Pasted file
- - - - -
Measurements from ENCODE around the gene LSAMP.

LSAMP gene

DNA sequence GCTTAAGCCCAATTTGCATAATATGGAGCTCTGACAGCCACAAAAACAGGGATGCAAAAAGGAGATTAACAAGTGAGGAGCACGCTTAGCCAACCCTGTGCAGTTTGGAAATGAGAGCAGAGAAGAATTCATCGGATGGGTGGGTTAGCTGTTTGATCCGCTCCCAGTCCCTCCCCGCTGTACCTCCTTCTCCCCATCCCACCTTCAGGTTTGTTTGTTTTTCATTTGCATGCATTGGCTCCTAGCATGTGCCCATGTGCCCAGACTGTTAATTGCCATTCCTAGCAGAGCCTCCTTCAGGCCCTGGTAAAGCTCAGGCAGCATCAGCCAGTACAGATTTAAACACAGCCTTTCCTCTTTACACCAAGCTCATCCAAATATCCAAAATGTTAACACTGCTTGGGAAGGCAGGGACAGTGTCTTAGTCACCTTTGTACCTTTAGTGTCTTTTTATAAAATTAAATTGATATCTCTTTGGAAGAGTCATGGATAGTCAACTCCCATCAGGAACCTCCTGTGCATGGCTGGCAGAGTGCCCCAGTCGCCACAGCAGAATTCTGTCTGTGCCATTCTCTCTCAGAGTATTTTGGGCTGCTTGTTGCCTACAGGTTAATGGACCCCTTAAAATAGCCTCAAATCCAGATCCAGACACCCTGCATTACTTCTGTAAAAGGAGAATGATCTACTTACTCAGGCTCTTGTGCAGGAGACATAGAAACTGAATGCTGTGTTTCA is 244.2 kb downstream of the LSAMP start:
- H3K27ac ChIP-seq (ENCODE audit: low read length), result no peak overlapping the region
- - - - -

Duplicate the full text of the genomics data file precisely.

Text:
Measurements from ENCODE around the gene LSAMP.

LSAMP gene

DNA sequence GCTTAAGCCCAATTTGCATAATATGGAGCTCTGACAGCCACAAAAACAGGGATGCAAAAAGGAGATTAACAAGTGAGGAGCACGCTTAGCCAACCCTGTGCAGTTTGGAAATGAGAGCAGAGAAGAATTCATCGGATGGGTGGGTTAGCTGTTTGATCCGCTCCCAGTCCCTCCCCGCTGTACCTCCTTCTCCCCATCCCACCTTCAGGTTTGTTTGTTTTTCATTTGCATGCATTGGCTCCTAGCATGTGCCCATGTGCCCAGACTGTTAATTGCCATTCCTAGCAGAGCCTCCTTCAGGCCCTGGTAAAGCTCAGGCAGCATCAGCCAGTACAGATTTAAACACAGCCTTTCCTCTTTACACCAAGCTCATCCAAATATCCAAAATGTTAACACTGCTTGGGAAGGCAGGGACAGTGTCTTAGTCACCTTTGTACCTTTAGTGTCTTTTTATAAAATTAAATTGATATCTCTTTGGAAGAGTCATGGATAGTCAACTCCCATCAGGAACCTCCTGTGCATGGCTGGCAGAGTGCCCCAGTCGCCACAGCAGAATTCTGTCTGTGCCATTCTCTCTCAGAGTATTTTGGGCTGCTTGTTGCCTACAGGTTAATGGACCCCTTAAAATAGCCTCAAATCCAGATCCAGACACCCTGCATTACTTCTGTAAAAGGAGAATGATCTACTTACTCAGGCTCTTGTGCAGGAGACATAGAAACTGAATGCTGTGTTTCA is 244.2 kb downstream of the LSAMP start:
- H3K27ac ChIP-seq (ENCODE audit: low read length), result no peak overlapping the region